Summary of CHAPTER FOURTEEN: THE GOD WHO TRIUMPHS [Pages 213-224]


 

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In this final chapter, Carson first explains what it means “For where your treasure is there your heart will be also” from the Sermon on the Mount (Mt.6:21).  He explains that it means we are to choose our treasure, not guard our hearts. Here Jesus presupposes that our hearts will follow our treasure.

The term heart is that aspect of our being created in God’s image that contains what we think, cherish, and who we are.  It’s not merely our emotions.  The heart is that apparatus of the soul where we eat, drink, breath, sleep and dream of (x).

Our imagination lingers on those things we treasure most.  Unfortunately, good things become bad things when they keep our appetites only on the present state of affairs, at the expense of the new heaven/earth that are forthcoming.  This however does not happen in places like the Sudan/China where persecuted believers await the deliverance from said evils.

Moreover, unlike the Greek dualism of salvation—consisting of the flight of the soul from the earthly and transitory to the spiritual and eternal, the Biblical view is where—man is always placed on a redeemed earth, not a heavenly realm removed from earthly existence.[i]  The future of this earthly existence is specifically described in the book of Revelation.

Second, Carson explains the forthcoming New Jerusalem.  When the scriptures describe the New Jerusalem being built like a cube, we must understand that its’ symbol laden.  The only place a cube is found in all of scripture is the tabernacle—the Most Holy Place. This is where the Ark of the Covenant lay, the place of meeting with God—on the Day of Atonement.  This was the place where God manifested his glory when the blood of sacrifice was poured on it.

The New Jerusalem, the entire city is a cube which is a way of saying that we will forever be in the presence of God.  We will no longer need a mediating priest, neither a blood sacrifice, equivalent when the veil was rent in two after the crucifixion.  So not only is it described as a cube, but it’s also described in terms of negation—what is not there.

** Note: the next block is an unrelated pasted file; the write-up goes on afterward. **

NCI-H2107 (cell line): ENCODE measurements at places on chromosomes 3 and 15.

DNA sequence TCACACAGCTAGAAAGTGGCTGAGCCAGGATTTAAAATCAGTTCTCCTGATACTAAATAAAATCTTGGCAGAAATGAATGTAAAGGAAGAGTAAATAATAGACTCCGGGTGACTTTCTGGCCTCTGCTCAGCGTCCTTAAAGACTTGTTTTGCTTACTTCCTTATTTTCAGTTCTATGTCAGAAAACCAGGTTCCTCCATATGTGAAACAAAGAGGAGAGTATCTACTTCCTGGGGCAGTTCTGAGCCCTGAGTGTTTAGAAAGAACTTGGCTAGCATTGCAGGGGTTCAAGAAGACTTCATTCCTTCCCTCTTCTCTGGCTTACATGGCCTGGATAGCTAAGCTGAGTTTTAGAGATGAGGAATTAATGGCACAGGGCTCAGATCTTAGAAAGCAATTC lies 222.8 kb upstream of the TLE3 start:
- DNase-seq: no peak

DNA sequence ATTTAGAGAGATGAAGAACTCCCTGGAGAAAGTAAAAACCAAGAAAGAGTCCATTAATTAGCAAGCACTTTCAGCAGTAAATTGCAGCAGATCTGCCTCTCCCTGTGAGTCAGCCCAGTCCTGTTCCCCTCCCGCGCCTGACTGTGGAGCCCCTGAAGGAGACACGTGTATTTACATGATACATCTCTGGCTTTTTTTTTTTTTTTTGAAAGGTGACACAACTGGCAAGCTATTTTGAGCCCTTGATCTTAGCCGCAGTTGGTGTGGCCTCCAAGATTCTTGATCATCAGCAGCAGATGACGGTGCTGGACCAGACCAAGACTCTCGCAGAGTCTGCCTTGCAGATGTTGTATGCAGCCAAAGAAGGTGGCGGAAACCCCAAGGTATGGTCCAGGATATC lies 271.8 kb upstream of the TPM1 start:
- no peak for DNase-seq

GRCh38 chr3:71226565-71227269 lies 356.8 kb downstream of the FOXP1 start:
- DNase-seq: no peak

And I heard a loud voice from the throne, saying, “Behold, the tabernacle of God is among men, and He will dwell among them, and they shall be His people, and God Himself will be among them, and He will wipe away every tear from their eyes; and there will no longer be any death; there will no longer be any mourning, or crying, or pain; the first things have passed away.” (Rev.3-4)

Carson is of the view that the reason we speak of the New Jerusalem in terms of negation rather than in a positive description is because it’s easier to describe it negatively in light of the effects of the fall in our lives.  The negative description assures us there will be the absence of: tears, pain, mourning, death and nothing bad.  The positive side is incalculable pleasure.  We have yet to experience anything like this!

There are also many things missing from this city: the temple, sun and moon, impurity.  The reason for the temple missing is because God Himself will be there.  Here the heart of God is revealed for in a real sense we’re in His heart!

The sun and moon are lights no longer needed in light of Gods glory and the Lamb our lamp.  The ancients were given structured times through these two lights.  Moreover, they experienced much danger when night came—hence cities were closed at night for safety.  Thus when it comes to this city there will be no more danger, curse, sin or rebellion because God is in the midst.  Thus, an immaculate perfect moral state will obtain.  Such a thought is utterly foreign to any of our references to life.  And yet, an absolute God-centeredness will be the norm because that is the way it should be. This means that the culture in the new heavens and new earth will be infused with absolute shalom—whose measureless source is the God of heaven and earth.

When it comes to the best feature of the New Jerusalem, is the its’ peacefulness.  This peaceful habitation of the lion and the lamb will be amazing.  It’s the unfettered, unhindered beatific vision that will be most joyfully glorious.  It is the contemplation of the manifold perfections of our spectacular, unimaginable God.  Here, we see face to face and live for our sins have “been burned away”.

Third, Carson explains what means to live now in light of the new heaven and the new earth.  He points to the need that we understand that all I have is Christ; to live is Christ and to die is gain; God alone is our true heart’s desire; it is truly making it our aim to: love the Lord your God with all your heart, all your mind and you’re your strength. 

Friend, are you ready for the new heaven and the new earth?  I’d like to say yes honestly and truly.  I fear that this world and the cares of this life want to drag me down so often.  I want to be more vigilant, resting in His grace that empowers me to say no to ungodliness and embrace the holiness purchased for me to walk in by Christ’s blood.  Lord, help me thirst for the new heaven and earth and help me be the light that I am.  (SDG)

[i] Mounce, The Book of Revelation, NICNT, pg. 368, © 1977 Eerdmans Publishing House]

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